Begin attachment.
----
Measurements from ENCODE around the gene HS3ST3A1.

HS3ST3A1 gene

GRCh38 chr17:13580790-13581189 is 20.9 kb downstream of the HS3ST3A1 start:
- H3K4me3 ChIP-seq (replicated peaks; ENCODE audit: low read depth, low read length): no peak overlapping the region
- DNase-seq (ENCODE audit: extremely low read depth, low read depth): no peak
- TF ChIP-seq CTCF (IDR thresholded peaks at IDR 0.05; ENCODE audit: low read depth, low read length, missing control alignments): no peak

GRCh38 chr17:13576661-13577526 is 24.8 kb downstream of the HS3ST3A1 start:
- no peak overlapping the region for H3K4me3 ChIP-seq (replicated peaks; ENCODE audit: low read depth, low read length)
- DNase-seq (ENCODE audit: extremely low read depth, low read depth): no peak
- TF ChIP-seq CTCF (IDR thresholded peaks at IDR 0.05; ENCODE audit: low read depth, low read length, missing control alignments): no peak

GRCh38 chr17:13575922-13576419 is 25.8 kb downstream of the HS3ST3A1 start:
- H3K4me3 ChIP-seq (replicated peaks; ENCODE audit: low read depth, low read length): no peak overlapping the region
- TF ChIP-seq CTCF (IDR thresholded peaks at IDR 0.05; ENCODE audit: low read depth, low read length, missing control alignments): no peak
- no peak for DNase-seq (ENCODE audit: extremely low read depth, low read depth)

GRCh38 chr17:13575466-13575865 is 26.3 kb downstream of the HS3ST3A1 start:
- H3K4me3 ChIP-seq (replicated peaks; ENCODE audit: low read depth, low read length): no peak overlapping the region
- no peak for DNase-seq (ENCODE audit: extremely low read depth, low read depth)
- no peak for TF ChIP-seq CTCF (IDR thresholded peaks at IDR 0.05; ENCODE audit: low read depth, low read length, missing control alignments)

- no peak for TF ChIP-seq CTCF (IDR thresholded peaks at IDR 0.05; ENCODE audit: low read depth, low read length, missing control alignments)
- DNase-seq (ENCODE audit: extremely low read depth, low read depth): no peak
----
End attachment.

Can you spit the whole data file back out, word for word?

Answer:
Measurements from ENCODE around the gene HS3ST3A1.

HS3ST3A1 gene

GRCh38 chr17:13580790-13581189 is 20.9 kb downstream of the HS3ST3A1 start:
- H3K4me3 ChIP-seq (replicated peaks; ENCODE audit: low read depth, low read length): no peak overlapping the region
- DNase-seq (ENCODE audit: extremely low read depth, low read depth): no peak
- TF ChIP-seq CTCF (IDR thresholded peaks at IDR 0.05; ENCODE audit: low read depth, low read length, missing control alignments): no peak

GRCh38 chr17:13576661-13577526 is 24.8 kb downstream of the HS3ST3A1 start:
- no peak overlapping the region for H3K4me3 ChIP-seq (replicated peaks; ENCODE audit: low read depth, low read length)
- DNase-seq (ENCODE audit: extremely low read depth, low read depth): no peak
- TF ChIP-seq CTCF (IDR thresholded peaks at IDR 0.05; ENCODE audit: low read depth, low read length, missing control alignments): no peak

GRCh38 chr17:13575922-13576419 is 25.8 kb downstream of the HS3ST3A1 start:
- H3K4me3 ChIP-seq (replicated peaks; ENCODE audit: low read depth, low read length): no peak overlapping the region
- TF ChIP-seq CTCF (IDR thresholded peaks at IDR 0.05; ENCODE audit: low read depth, low read length, missing control alignments): no peak
- no peak for DNase-seq (ENCODE audit: extremely low read depth, low read depth)

GRCh38 chr17:13575466-13575865 is 26.3 kb downstream of the HS3ST3A1 start:
- H3K4me3 ChIP-seq (replicated peaks; ENCODE audit: low read depth, low read length): no peak overlapping the region
- no peak for DNase-seq (ENCODE audit: extremely low read depth, low read depth)
- no peak for TF ChIP-seq CTCF (IDR thresholded peaks at IDR 0.05; ENCODE audit: low read depth, low read length, missing control alignments)

- no peak for TF ChIP-seq CTCF (IDR thresholded peaks at IDR 0.05; ENCODE audit: low read depth, low read length, missing control alignments)
- DNase-seq (ENCODE audit: extremely low read depth, low read depth): no peak